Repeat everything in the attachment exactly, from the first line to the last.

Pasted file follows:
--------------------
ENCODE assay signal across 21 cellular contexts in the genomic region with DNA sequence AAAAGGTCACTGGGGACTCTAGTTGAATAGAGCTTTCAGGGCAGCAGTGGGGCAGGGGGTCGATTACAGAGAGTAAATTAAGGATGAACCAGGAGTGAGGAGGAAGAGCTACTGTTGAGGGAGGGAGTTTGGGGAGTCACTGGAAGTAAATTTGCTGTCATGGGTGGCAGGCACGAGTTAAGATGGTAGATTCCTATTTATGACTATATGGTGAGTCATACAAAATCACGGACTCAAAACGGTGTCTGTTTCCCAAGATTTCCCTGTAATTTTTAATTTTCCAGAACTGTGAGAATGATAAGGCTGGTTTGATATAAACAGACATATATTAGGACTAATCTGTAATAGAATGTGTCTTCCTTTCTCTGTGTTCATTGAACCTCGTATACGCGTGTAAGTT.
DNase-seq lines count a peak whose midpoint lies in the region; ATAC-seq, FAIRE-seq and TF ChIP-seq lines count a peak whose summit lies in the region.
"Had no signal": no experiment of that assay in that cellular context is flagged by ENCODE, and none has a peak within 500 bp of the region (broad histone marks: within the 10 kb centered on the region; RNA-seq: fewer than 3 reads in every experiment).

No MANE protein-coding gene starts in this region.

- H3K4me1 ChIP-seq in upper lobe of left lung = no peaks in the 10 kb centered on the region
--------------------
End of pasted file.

ENCODE assay signal across 21 cellular contexts in the genomic region with DNA sequence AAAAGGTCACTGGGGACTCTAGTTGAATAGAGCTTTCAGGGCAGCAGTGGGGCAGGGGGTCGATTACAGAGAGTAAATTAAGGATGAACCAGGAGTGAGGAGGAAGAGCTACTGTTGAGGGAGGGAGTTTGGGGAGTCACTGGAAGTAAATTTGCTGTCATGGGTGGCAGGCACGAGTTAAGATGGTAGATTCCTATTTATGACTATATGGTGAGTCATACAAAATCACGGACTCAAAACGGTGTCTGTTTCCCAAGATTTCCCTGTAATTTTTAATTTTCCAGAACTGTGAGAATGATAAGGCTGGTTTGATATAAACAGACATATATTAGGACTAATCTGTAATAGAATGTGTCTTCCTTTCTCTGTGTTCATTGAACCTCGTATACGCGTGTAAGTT.
DNase-seq lines count a peak whose midpoint lies in the region; ATAC-seq, FAIRE-seq and TF ChIP-seq lines count a peak whose summit lies in the region.
"Had no signal": no experiment of that assay in that cellular context is flagged by ENCODE, and none has a peak within 500 bp of the region (broad histone marks: within the 10 kb centered on the region; RNA-seq: fewer than 3 reads in every experiment).

No MANE protein-coding gene starts in this region.

- H3K4me1 ChIP-seq in upper lobe of left lung = no peaks in the 10 kb centered on the region